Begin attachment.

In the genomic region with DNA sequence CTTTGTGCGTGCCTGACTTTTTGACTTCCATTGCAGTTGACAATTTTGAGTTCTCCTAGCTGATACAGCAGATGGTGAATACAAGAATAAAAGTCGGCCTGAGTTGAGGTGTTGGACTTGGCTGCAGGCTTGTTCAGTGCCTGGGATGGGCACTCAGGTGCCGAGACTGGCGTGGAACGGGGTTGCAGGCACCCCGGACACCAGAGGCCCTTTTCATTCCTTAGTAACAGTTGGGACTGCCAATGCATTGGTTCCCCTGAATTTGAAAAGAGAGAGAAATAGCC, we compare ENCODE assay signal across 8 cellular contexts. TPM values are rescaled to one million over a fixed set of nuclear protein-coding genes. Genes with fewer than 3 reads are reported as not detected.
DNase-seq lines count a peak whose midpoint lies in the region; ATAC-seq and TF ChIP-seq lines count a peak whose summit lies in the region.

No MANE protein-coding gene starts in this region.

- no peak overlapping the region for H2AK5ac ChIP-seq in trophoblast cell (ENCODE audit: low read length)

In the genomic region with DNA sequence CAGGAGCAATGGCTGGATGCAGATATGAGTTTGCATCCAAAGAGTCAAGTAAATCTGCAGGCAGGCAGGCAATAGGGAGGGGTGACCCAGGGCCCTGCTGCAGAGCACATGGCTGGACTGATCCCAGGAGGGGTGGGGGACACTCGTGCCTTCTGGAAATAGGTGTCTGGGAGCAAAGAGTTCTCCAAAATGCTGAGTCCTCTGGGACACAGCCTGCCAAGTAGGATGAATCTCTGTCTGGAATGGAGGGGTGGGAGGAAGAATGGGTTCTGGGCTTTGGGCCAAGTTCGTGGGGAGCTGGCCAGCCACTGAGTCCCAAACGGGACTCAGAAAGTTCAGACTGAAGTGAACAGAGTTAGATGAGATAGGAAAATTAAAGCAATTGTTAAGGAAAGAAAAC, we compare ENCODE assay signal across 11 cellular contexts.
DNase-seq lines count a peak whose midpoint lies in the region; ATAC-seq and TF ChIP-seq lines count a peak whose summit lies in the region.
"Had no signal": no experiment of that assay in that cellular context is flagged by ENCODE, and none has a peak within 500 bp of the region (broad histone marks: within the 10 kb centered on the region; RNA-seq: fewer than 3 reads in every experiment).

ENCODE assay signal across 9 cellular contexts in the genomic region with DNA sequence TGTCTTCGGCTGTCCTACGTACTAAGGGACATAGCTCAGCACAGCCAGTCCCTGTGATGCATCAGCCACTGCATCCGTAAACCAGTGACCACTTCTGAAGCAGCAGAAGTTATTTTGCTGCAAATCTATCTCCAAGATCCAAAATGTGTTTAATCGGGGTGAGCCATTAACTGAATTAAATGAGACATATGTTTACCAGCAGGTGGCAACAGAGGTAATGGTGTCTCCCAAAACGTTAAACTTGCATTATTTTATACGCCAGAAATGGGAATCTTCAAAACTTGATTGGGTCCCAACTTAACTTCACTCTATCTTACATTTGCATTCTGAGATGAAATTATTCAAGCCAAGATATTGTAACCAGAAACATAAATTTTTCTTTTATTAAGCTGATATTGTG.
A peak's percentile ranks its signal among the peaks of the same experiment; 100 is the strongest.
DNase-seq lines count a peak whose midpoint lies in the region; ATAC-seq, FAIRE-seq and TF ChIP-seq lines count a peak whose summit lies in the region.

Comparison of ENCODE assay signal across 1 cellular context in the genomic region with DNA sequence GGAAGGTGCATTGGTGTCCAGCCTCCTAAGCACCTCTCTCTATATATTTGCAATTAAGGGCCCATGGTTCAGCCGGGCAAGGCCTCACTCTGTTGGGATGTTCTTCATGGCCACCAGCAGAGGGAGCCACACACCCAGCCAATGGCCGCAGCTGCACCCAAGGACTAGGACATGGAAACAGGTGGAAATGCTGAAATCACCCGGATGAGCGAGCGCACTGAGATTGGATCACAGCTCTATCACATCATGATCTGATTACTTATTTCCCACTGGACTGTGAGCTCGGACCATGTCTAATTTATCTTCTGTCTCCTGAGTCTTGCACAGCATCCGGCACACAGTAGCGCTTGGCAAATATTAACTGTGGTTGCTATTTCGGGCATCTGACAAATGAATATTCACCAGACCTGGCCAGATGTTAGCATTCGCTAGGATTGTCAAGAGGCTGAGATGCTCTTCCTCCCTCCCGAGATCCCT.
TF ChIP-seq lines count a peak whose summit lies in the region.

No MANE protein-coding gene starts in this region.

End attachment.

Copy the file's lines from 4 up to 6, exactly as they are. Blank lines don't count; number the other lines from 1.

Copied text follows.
- no peak overlapping the region for H2AK5ac ChIP-seq in trophoblast cell (ENCODE audit: low read length)

In the genomic region with DNA sequence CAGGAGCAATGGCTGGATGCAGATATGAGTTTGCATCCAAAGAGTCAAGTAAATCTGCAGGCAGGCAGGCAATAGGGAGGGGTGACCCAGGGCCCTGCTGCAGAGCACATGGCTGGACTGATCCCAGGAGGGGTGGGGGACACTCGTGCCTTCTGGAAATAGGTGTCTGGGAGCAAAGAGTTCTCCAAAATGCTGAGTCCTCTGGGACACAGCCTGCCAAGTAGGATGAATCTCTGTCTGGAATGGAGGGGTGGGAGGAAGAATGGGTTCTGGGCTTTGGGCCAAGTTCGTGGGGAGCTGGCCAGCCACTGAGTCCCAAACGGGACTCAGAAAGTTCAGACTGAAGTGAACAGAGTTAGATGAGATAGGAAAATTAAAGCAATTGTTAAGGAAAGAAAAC, we compare ENCODE assay signal across 11 cellular contexts.
DNase-seq lines count a peak whose midpoint lies in the region; ATAC-seq and TF ChIP-seq lines count a peak whose summit lies in the region.